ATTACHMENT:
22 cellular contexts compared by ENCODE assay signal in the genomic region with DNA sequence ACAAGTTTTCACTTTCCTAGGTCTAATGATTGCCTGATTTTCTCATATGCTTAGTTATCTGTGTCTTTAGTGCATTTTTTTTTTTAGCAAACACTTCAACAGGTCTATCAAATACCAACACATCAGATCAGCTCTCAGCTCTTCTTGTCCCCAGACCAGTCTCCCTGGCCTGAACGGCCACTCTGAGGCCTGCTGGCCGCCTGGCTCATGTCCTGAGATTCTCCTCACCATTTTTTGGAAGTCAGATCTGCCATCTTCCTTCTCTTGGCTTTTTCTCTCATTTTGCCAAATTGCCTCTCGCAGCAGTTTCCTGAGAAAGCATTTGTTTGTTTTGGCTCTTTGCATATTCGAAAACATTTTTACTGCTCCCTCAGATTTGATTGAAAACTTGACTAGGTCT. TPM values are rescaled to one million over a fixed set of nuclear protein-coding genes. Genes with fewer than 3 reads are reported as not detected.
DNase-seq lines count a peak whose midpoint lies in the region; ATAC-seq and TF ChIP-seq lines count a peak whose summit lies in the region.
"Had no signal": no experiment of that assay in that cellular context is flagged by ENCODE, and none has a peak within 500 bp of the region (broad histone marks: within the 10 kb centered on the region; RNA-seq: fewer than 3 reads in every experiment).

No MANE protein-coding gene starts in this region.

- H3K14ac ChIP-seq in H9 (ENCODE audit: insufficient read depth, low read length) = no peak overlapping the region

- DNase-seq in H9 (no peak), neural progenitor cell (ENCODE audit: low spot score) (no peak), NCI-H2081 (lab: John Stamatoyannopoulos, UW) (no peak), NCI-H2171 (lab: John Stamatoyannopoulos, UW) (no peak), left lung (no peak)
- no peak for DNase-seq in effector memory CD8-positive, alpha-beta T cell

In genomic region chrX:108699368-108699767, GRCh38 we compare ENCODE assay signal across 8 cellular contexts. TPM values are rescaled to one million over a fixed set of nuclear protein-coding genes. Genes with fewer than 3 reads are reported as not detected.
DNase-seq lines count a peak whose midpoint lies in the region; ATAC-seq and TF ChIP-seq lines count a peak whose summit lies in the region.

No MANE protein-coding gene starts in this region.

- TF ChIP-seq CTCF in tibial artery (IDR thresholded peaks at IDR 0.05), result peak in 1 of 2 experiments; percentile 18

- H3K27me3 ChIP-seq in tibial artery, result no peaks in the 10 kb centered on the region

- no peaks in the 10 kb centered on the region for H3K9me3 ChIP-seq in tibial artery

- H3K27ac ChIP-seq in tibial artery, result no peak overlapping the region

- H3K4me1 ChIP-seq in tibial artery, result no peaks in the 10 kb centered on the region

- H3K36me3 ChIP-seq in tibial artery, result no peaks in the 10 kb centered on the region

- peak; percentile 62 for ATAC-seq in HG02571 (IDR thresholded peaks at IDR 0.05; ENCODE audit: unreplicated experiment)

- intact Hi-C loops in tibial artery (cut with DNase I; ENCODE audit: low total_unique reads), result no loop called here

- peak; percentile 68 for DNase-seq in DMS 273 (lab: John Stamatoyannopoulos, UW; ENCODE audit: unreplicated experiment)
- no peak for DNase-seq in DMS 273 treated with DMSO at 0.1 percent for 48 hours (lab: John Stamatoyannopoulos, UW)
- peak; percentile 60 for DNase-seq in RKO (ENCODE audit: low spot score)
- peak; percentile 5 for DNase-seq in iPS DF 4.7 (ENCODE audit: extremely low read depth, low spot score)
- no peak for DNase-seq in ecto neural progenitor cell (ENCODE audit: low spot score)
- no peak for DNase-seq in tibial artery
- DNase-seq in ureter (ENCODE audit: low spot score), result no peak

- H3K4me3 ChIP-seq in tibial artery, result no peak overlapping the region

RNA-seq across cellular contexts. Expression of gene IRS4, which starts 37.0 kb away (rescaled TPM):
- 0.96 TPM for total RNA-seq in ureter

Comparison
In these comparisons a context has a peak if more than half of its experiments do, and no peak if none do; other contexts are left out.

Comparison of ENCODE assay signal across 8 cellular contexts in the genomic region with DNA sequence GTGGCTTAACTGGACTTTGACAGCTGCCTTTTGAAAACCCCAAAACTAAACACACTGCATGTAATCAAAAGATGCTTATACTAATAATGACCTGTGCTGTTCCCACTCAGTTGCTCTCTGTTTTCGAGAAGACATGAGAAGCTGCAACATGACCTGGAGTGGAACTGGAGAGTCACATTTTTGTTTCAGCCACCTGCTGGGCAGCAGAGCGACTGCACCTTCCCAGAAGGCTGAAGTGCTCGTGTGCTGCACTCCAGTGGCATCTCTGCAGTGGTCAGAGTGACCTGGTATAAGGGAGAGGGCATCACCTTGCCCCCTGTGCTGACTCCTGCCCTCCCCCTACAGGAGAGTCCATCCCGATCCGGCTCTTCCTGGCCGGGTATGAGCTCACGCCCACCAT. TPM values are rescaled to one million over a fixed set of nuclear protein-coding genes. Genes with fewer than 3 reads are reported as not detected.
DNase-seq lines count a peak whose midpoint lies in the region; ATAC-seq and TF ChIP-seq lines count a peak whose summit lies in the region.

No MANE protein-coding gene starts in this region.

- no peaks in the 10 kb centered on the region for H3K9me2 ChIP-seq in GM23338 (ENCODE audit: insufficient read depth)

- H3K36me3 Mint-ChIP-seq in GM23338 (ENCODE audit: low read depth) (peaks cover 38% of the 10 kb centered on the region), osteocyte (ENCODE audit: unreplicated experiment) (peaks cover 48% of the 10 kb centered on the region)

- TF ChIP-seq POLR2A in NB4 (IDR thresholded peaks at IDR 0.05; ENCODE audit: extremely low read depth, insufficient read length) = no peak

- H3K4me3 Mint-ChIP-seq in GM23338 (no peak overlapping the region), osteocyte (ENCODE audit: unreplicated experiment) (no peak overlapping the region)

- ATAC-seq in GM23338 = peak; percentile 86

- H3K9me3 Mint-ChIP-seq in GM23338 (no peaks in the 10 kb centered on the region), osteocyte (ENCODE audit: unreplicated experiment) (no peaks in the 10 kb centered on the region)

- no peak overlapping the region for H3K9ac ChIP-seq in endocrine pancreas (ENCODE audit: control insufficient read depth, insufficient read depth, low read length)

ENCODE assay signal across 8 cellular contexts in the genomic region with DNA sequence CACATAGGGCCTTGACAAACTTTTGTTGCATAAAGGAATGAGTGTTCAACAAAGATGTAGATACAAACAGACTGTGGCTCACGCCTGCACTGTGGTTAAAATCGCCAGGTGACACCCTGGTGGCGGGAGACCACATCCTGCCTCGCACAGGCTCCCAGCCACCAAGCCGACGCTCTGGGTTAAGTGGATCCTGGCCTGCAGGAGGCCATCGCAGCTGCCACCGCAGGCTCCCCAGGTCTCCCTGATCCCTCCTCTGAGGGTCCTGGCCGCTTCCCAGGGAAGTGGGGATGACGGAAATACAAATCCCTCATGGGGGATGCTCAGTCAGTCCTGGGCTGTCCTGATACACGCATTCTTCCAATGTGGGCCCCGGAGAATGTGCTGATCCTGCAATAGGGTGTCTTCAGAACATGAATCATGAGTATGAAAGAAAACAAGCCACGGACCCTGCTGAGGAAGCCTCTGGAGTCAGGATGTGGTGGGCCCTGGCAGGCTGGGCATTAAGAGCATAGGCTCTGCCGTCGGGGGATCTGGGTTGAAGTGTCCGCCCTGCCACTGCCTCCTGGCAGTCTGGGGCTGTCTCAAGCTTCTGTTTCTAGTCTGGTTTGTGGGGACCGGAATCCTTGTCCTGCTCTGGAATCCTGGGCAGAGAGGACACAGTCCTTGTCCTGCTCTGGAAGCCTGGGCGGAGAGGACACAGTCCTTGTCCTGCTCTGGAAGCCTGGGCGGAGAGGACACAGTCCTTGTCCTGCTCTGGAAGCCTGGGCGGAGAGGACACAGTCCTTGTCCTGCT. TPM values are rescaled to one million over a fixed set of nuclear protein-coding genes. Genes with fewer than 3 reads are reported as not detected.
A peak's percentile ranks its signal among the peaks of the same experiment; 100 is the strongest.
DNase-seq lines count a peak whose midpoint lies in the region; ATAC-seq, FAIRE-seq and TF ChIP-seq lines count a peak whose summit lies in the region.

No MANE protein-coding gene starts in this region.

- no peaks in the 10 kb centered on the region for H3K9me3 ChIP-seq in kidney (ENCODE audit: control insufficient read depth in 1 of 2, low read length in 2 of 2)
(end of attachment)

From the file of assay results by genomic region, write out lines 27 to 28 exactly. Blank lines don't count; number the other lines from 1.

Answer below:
RNA-seq across cellular contexts. Expression of gene IRS4, which starts 37.0 kb away (rescaled TPM):
- 0.96 TPM for total RNA-seq in ureter